pensations, and low nimble in apprehending the 4. The palm trees thus placed, may be also to mischievous designs of the enemies of God's church, show us that the elect of God shall there take up and so how able they are to undermine them. And the vacancies of the fallen angels; they for sin forasmuch also as they have the face of a lion, we were cast down from the holy heavens, and we by by that are showed how full of power they are to grace shall be caught up thither, and be placed kill and to destroy, when God says, Go forth and between a cherub and a cherub. When I

say

Now, with these we must dwell and cotheir places, I do not mean the fickleness of that habit, a palm tree and a cherub; a palm tree and state, that they for want of electing love did stand a cherub must be from the ground to above the in while in glory; for the heavens, by the blood door, round about the house—the heavens. of Christ, is now to us become a purchased pos- •So that the face of a man was toward the palm session ; wherefore, as we shall have their place tree on the one side, and the face of a young lion in the heavenly kingdom, so, by virtue of redeeming toward the palm tree on the other side. By these blood, we shall there abide, and go no more out; two faces may be also showed that we in the for by that means that kingdom will stand to us heavens shall have glory sufficient to familiarize us unshaken. He. ix. 12; xii. 22—24, 28. Re. iii. 12.

to the angels. Their lion-like looks, with which they 5. These palm trees, I say, seem to take their used to fright the biggest saint on earth, as you places who for sin were cast from thence. The have it, Ge. xxxii. 30. Ju. xiii. 15, 22, shall then be accomelect therefore take that place in possession, but a panied with the familiar looks of a man. Then better crown for ever. Thus 'Israel possessed that angels and men shall be fellows, and have to do of the Canaanites;' and David, Saul's kingdom; with each as such, and Matthias, the place, the apostleship of Judas. Thus you see something of that little that I have Ac. i. 20—26.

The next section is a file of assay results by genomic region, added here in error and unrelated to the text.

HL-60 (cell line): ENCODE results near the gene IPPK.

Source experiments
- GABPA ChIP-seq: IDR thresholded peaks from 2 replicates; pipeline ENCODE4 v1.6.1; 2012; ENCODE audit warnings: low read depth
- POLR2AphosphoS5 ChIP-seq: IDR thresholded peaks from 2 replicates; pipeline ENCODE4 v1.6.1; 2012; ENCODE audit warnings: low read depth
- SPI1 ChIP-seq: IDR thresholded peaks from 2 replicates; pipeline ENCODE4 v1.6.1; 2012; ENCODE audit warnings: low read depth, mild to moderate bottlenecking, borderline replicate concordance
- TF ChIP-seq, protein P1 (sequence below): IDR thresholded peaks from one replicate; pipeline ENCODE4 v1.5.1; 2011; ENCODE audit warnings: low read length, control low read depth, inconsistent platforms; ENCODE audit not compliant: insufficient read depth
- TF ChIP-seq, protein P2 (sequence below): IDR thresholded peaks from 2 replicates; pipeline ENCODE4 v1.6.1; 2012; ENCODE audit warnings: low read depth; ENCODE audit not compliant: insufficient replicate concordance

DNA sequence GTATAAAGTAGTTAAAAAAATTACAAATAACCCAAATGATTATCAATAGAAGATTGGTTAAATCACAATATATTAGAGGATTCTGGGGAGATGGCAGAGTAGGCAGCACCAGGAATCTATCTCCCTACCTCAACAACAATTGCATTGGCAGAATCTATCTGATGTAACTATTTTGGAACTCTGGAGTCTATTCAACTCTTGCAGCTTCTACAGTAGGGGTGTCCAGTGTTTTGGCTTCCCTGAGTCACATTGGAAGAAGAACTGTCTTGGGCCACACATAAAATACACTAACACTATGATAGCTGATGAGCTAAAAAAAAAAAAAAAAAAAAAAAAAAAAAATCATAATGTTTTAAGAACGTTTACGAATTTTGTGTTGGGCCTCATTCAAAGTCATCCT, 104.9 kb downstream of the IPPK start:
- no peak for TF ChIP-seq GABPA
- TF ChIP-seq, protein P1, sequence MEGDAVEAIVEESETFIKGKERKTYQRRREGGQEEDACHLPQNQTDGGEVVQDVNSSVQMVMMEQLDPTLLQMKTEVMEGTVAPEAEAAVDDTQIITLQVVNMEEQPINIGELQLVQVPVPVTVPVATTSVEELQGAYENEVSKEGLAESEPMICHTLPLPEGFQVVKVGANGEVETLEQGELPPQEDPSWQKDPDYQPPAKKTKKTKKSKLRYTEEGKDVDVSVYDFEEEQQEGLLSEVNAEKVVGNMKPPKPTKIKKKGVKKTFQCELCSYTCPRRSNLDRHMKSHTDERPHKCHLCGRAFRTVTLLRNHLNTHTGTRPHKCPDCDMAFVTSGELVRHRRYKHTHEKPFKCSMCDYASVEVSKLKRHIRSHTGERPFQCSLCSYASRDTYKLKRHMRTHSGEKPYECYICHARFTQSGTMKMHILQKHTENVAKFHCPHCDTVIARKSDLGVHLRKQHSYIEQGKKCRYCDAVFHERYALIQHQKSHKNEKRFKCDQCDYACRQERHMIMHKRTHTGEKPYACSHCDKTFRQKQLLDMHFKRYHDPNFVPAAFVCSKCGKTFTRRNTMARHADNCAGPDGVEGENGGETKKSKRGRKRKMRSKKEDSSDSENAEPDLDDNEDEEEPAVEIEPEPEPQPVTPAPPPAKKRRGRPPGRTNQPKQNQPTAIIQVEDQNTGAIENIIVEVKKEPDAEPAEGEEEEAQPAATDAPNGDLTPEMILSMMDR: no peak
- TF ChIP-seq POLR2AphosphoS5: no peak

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Tuat part of Palestine in which the celebrated no man could say of him that 'much learning mountains of Lebanon are situated, is the border has made thee mad.' Bunyan’s is the plain comcountry adjoining Syria, having Sidon for its sea- mon-sense scriptural account of this building; but port, and Land, nearly adjoining the city of Da- he differs greatly from almost all our learned commascus, on the north. This metropolitan city of mentators—they imagining that this house was Syria, and capital of the kingdom of Damascus, near the temple of Jerusalem. The Assembly of was strongly fortified; and during the border con- Divines, in their valuable annotations, flicts it served as a cover to the Assyrian army. it was so called because great store of trees, as Bunyan, with great reason, supposes that, to keep in Lebanon, were planted about it; and gardens, them in check, Solomon built a tower house and orchards, and all manner of delightful things were palace, well furnished with munitions of war, called added thereto:' to aid this conjecture, they quote the house in the forest of Lebanon.